Through the Looking Glass Children's Book Reviews

Boys Don't Knit

Boys Don't Knit

Tom Easton
For ages 12 and up
Feiwel & Friends, 2015   ISBN: 978-1250053312

Ben Fletcher is the kind of boy that bullies love to persecute. He is a self-confessed geek who loves to read, does not like sports or cars, hates to break the rules, and adores math. Until not long ago Lloyd Manning and his two sidekicks made Ben’s life at school pretty miserable. Then Ben began hanging out with Joz, Gex, and Freddie, and ever since then Manning has left him alone. Ben really appreciates the fact that his new friends save him from beaten up, but he also has to admit that the three boys are “stupid people.” They love to do things that are “mad/dangerous/illegal,” and inevitably Ben is the one who tries to discourage them from doing said things. Unfortunately, they very rarely listen to a word he says.

The whole mess starts when Joz, Gex and Freddie decide that they need to steal some booze from the supermarket so that they can get can get into Anaya’s end-of-term party.  Ben does not like parties, and he does not want to steal anything from anywhere, and yet, somehow, he ends up stealing a bottle of Martini Rosso. While the boys are cycling home with four bottles of booze in their backpacks, Ben ends up accidentally provoking Mrs. Frensham, the local lollipop lady who just happens to hate cyclists. She hits Ben on the head with her sign, he swerves (which causes a car to crash into another car) and then he loops back to crash into Mrs. Frensham. Thanks to this appalling event Ben is now on probation.

The terms of Ben’s probation require that Ben has to stay out of trouble, which is no mean feat when your friends are juvenile delinquents in the making. He also has to keep a journal, attend a class at the local community college, and work for Mrs. Frensham as part of the Giving Something Back program.

Ben already keeps a diary, so writing “journal” entries is no sweat for him. Taking a class at the college is more complicated. He does not want to take his father’s car maintenance class because he hates cars. The beginner Microsoft Office class will be boring. The remaining choices are knitting and pottery. Pottery might be okay, but knitting would be even better because Jessica Swallow, a really gorgeous teacher, will be teaching it. Knitting it is. Of course, Ben does not want anyone to know that he is taking knitting lessons. Boys don’t knit, and so he has to make sure that no one finds out. Even if that means that he has to lie through his teeth.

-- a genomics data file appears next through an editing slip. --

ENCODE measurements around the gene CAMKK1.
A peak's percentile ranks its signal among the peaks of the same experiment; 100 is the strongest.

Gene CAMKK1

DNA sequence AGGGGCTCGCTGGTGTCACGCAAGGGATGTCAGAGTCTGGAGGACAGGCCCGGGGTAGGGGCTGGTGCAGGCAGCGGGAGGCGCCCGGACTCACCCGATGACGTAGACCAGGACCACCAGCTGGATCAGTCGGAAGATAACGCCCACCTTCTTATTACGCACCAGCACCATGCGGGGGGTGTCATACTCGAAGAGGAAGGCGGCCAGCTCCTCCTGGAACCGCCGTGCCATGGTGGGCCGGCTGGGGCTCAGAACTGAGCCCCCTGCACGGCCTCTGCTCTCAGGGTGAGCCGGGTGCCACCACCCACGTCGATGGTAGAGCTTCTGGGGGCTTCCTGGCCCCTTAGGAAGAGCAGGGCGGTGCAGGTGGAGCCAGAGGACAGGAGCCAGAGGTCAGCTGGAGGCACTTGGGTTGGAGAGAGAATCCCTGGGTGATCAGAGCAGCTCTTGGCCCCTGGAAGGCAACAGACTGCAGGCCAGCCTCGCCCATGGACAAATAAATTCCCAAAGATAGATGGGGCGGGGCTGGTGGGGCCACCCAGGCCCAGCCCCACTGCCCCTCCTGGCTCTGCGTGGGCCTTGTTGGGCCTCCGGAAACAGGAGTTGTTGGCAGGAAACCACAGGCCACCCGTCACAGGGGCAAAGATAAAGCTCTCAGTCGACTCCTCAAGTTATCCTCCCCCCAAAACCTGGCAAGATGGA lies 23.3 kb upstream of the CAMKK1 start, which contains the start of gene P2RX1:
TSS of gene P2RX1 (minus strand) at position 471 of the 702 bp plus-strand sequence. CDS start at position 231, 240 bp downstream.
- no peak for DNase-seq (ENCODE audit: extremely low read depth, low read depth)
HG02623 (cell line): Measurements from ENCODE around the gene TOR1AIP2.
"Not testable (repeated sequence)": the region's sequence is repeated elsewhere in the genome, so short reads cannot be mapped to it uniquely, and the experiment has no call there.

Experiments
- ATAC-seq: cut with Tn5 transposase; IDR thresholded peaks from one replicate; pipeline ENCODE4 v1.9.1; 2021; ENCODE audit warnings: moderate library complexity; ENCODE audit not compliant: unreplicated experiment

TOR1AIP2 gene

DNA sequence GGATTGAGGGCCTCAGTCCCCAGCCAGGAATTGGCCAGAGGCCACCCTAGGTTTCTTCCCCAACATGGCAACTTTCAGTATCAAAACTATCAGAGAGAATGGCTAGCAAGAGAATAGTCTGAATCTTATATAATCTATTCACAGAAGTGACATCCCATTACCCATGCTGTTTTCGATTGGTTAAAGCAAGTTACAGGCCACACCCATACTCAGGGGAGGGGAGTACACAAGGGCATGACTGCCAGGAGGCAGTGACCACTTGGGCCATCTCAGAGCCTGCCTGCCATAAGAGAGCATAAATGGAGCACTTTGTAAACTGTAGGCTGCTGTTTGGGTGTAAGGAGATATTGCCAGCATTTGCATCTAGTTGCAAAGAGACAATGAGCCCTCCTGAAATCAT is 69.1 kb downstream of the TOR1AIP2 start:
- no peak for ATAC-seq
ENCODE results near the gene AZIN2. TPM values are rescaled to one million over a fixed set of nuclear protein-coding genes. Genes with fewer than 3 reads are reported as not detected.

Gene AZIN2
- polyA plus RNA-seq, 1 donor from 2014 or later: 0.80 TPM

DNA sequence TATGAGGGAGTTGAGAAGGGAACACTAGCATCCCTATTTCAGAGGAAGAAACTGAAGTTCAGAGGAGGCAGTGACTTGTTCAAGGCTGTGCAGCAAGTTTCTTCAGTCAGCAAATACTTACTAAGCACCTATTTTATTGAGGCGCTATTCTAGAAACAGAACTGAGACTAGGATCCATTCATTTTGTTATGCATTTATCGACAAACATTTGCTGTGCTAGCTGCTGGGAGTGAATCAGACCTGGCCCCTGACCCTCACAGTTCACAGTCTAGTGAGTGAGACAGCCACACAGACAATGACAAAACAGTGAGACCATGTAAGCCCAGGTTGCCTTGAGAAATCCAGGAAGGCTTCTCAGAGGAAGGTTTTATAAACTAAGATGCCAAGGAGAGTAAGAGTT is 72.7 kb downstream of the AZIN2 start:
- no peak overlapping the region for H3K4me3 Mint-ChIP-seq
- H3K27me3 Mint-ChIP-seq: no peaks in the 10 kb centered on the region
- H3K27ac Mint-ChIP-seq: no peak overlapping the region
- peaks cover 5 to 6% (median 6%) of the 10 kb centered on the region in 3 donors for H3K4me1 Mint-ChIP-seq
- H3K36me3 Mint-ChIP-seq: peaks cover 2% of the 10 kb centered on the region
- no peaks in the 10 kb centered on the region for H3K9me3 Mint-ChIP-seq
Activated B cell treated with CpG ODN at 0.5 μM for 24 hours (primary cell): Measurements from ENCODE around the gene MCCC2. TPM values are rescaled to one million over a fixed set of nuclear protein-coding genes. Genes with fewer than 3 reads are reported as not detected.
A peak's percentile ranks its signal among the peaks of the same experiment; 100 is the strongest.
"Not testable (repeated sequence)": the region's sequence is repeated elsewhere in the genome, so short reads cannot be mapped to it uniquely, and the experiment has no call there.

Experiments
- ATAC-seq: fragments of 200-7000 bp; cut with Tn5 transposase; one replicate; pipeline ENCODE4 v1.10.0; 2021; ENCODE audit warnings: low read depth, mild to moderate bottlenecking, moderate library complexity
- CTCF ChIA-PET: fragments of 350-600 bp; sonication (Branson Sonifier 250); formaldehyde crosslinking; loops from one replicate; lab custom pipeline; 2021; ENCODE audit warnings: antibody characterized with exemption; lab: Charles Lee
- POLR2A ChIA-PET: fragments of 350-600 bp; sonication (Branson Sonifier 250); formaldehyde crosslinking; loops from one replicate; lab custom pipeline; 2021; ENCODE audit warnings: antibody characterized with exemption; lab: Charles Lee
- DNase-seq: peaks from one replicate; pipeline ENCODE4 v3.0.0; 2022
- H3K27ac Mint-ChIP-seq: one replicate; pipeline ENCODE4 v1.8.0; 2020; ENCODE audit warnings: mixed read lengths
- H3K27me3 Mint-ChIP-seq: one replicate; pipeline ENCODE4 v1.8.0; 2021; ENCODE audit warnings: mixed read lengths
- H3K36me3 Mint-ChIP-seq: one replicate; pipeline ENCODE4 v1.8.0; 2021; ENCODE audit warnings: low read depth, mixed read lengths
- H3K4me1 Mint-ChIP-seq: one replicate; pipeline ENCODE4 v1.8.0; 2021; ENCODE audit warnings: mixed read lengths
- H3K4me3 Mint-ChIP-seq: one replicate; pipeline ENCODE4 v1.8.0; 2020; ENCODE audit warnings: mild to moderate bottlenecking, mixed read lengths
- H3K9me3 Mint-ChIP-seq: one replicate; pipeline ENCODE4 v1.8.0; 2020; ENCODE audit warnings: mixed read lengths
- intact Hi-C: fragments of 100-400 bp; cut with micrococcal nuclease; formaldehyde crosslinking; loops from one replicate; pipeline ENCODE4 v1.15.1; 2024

This is exactly what he does. The only people who know that Ben is taking the class are his fellow knitters, the teacher (who is NOT Miss Swallow after all), and his mum. The amazing thing is that Ben quickly discovers that he really likes knitting. Knitting is very mathematical and this appeals to his sense of order. Not only that, but he is really good at it. In fact, he is a natural who can follow a knitting pattern and he can also create his own patterns.

Ben tries very hard to keep his knitting life separate from his everyday life, but this becomes harder and harder to do, and the lies he tells to cover up his secret hobby get more and more tangled together. At some point in the not too distant future Ben is going to have to come out of the knitting closet before he is outed.

This hilarious book tells the story of a clever, sensitive, and creative boy who falls in love with the art of knitting, and who desperately does not want anyone to know. He does not want to disappoint his dad, or get laughed at by his classmates. He also does not want to get into any more trouble because, as he admits, he is not “cut out for organized crime.” He is just too “straight as an arrow” to go around breaking the rules. The thing is that on a personal level he is breaking lots of rules; he is living a lie, and when you live a lie your life inevitably gets very messy indeed.